The 21st running of the Lady Geeta Trophy grade one feature over 1200 metres provided a bittersweet experience for champion trainer Wayne DaCosta, who, despite winning with 7-2 chance PERFECT NEIGHBOUR, said he was shocked when stable-companion and 3-5 favourite POKER STAR decked jockey Robert Halledeen at the start.”It was nerve-racking”, recalled the 15-champion trainer. “Although my other horse, Perfect Neighbour, made up for the disappointment by scoring a narrow win, what was more important was that neither Poker Star nor the jockey was injured,” he added.Bidding for his sixth consecutive win, POKER STAR pitched from the outside post position (No. 6) on leaving the gates and dislodged Halledeen, much to the horror of racing fans who had installed the reigning champion sprinter a howling favourite to win his third trophy event from as many races this season.PERFECT NEIGHBOUR, ridden by four-time champion jockey Omar Walker for co-owners Alfred Lee and Jeffery Mordecai, broke well to chase the tearaway leader UPPA TUNE (5-2) with apprentice Bebeto Harvey into the straight, closing strongly in the last 100 metres to overhaul the consistent US-bred horse, winning by three-quarter length. The 2014 sprint champion POTCHEEN, highly fancied at 5-2, finished third after failing to go the early pace.Winner of the derby and St. Leger as a three-year-old in 2013 and voted the champion stayer of 2015, PERFECT NEIGHBOUR has now won 15 races from 36 starts lifetime with total stakes of just over $21 million. The 6-y-o horse, by Natural Selection out of Desperatehousewife, was bred by Y.S. (1955) Limited.The season’s first classics, the Post to Post 1000 and 2000 Guineas over 1600 metres, will both be run this Saturday, April 9.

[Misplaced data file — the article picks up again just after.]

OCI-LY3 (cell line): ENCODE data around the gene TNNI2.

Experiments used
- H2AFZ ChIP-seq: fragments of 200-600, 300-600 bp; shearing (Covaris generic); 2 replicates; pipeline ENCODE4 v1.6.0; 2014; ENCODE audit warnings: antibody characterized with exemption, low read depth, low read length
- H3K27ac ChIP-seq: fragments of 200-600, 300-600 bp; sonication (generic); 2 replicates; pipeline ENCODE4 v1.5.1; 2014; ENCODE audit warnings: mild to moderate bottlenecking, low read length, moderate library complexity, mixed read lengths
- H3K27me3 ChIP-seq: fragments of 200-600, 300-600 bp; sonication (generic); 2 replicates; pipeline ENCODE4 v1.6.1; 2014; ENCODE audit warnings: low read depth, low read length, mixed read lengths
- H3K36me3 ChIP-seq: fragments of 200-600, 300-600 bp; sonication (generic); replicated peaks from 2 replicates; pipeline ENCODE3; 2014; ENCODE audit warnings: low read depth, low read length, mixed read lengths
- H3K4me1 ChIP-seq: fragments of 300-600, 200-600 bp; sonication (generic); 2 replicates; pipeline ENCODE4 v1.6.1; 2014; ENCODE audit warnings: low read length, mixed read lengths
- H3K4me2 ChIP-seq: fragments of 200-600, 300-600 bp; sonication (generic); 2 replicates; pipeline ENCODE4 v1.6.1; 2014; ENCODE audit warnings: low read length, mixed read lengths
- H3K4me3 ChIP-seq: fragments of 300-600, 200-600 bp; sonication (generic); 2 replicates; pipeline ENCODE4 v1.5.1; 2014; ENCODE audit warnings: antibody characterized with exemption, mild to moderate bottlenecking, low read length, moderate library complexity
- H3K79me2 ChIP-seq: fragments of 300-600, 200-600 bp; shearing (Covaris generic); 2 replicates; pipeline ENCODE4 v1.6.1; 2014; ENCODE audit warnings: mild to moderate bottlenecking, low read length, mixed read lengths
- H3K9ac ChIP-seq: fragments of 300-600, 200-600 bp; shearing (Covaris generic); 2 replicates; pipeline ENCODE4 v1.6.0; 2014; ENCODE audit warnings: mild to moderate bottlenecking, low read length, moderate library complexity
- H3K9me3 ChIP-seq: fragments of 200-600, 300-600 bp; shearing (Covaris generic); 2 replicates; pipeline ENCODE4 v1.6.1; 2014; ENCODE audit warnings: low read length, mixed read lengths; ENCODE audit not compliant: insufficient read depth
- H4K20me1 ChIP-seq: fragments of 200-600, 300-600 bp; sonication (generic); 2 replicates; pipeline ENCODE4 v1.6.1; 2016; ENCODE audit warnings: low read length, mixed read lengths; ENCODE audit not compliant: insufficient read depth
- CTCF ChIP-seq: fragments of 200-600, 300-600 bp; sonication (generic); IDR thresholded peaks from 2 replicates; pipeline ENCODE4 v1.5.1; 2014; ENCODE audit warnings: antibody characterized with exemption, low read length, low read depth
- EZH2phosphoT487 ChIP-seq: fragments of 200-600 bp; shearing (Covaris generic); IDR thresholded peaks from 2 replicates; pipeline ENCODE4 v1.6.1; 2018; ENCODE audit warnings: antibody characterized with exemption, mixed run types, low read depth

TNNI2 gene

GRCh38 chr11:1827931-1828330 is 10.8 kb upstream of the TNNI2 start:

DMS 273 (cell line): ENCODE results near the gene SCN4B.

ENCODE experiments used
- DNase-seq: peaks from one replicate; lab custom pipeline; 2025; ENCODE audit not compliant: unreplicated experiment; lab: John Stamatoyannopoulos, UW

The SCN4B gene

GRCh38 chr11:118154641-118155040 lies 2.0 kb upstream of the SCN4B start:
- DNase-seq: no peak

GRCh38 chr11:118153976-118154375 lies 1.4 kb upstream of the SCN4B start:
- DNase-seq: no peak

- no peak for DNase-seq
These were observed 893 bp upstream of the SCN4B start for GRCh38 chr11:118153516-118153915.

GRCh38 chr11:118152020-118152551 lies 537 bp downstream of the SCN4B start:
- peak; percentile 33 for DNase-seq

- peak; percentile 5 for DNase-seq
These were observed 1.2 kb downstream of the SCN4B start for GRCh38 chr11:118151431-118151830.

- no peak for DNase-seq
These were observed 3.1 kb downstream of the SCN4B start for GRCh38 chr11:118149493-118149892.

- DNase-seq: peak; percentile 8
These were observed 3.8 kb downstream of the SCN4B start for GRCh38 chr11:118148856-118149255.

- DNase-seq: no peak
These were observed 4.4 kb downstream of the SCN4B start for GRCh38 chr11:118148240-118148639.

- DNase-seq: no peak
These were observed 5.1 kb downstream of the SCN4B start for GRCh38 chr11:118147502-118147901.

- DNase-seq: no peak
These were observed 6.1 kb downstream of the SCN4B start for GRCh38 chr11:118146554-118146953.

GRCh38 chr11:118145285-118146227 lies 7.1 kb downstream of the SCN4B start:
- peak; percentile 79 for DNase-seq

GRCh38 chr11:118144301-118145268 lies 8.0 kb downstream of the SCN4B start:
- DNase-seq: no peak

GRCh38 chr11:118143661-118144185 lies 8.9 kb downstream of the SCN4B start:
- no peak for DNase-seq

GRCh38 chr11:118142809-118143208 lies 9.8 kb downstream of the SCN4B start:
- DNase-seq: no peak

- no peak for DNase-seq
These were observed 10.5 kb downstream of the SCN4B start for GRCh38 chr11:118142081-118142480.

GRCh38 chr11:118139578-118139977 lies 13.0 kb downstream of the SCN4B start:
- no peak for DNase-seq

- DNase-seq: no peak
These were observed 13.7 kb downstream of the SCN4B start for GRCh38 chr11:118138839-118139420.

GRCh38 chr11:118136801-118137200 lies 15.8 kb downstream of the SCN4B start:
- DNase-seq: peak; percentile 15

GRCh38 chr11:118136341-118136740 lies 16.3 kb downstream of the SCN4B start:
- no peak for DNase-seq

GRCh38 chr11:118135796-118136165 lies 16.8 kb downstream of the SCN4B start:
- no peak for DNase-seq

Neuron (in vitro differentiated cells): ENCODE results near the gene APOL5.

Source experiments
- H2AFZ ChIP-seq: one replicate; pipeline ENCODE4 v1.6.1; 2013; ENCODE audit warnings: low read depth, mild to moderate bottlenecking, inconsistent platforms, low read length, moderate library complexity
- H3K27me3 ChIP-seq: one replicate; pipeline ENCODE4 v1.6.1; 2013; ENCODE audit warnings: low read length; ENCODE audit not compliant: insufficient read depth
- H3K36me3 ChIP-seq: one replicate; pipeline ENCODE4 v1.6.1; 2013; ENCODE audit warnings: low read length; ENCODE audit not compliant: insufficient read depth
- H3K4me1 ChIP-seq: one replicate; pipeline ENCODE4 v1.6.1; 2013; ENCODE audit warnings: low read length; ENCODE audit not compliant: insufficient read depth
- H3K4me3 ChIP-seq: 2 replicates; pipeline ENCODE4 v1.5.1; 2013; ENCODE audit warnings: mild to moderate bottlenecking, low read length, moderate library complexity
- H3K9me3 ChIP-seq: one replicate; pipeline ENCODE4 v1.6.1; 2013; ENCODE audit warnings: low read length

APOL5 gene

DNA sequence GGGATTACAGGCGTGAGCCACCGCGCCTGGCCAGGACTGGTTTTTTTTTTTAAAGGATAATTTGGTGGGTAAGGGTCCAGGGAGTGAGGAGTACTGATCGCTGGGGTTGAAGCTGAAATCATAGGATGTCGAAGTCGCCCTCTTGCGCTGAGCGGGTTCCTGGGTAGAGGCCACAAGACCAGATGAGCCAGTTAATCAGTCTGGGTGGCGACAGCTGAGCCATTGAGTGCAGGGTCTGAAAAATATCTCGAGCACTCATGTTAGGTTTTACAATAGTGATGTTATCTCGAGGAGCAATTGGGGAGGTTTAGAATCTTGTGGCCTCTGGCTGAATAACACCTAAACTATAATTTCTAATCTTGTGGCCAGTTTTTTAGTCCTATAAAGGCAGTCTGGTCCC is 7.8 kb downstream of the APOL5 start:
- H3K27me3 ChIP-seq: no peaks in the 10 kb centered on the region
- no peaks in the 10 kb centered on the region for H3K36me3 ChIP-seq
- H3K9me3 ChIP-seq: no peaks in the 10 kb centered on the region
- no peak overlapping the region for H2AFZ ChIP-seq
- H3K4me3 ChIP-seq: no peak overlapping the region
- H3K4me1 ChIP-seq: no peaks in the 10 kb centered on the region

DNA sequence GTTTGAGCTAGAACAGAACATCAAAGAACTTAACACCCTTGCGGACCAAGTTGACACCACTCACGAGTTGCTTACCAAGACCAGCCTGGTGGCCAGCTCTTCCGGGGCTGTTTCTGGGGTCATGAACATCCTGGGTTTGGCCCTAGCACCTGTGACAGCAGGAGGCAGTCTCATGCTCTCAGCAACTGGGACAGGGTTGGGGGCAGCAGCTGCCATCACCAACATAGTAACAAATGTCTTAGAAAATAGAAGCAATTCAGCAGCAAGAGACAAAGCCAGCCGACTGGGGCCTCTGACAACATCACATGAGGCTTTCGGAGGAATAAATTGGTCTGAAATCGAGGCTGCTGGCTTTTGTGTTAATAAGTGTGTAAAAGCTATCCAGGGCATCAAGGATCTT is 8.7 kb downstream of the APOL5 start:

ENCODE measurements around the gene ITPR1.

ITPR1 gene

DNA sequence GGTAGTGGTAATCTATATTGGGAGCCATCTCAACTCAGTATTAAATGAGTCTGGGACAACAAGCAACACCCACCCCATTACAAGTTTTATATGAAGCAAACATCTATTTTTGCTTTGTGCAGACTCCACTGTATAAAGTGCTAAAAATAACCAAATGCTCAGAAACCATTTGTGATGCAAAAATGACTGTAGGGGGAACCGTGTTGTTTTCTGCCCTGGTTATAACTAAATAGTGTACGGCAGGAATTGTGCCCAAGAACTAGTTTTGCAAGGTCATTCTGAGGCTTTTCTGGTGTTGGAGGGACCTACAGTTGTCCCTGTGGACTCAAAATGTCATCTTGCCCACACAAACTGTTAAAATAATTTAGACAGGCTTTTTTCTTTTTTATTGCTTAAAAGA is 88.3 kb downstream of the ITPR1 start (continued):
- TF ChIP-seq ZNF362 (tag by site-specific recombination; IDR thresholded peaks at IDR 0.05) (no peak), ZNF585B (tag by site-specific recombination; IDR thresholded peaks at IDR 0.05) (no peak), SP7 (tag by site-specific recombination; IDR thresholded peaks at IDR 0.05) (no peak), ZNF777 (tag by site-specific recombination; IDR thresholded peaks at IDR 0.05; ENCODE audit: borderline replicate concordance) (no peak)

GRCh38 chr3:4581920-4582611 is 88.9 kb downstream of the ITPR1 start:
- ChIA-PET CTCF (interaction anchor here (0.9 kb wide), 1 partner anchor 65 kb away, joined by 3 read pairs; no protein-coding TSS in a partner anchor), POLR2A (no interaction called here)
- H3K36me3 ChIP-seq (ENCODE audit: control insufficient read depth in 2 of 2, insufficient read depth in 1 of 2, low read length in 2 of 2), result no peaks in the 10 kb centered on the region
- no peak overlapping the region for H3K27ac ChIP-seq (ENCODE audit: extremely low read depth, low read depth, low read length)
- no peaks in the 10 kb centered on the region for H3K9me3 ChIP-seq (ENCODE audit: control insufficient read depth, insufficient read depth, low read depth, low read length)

A time will come when reason prevails over West Indies cricket. Right now, despite the discomforts being aired, we are champions of the world three times over. That’s no mean feat.Mere weeks after victory in the Under-19 World Cup, the West Indies took two titles in the space of just a few hours at the T20 World Cup on the weekend. Those wins didn’t come easily. The men’s innings rode on the back of good bowling, a stable innings of 85 by Marlon Samuels and a swashbuckling finish by Carlos Brathwaite.Sunday’s double dominance can’t gloss over the problematic issues that attend West Indies cricket. It can’t, by itself, heal the cracks of trust that are evident. It doesn’t even guarantee that a great Test team will emerge soon with a blend of veterans and debutants from the Under-19 team, even though anything is possible.It does, however, reassert the region’s potential for greatness in cricket. Twenty20 isn’t Test cricket, but when one nation can win three world titles in a matter of weeks and two on the same day, it shows that there is definitely something worth saving.JUST AS VALUABLEFor many, these three victories are just as valuable as triumphs over England and Australia in Tests. As offered in the space recently, the Under-19 success provides hope for the future. Our women, led by Stafanie Taylor, look set for a long reign among the world’s best.The quarrels are reminiscent of the street protests in Sydney by Jamaican athletes in 2000 when Merlene Ottey replaced Peta-Gaye Dowdie on the team roster for the Olympic 100 metres. Then, as now, frustrations bubbled over and led to an airing of dirty linen in public. Instead of celebration, sanction is the watchword.When the dust settles, one hopes that all will agree that eligibility to play for the West Indies will rest on participation in regional tournaments with some concomitant flexibility to allow the professional cricketer the chance to make some money elsewhere, while it is there for the taking.In the meantime, this is still a time for celebration. Even in the turbulent aftermath of the big double, the image of our women and then our men dancing happily with the World Cup trophies are inspiring.Combined with the recent Under-19 success, it is a sign of how great we can be in cricket.n Hubert Lawrence has attended the Olympic Games in Sydney, Athens, Beijing and London.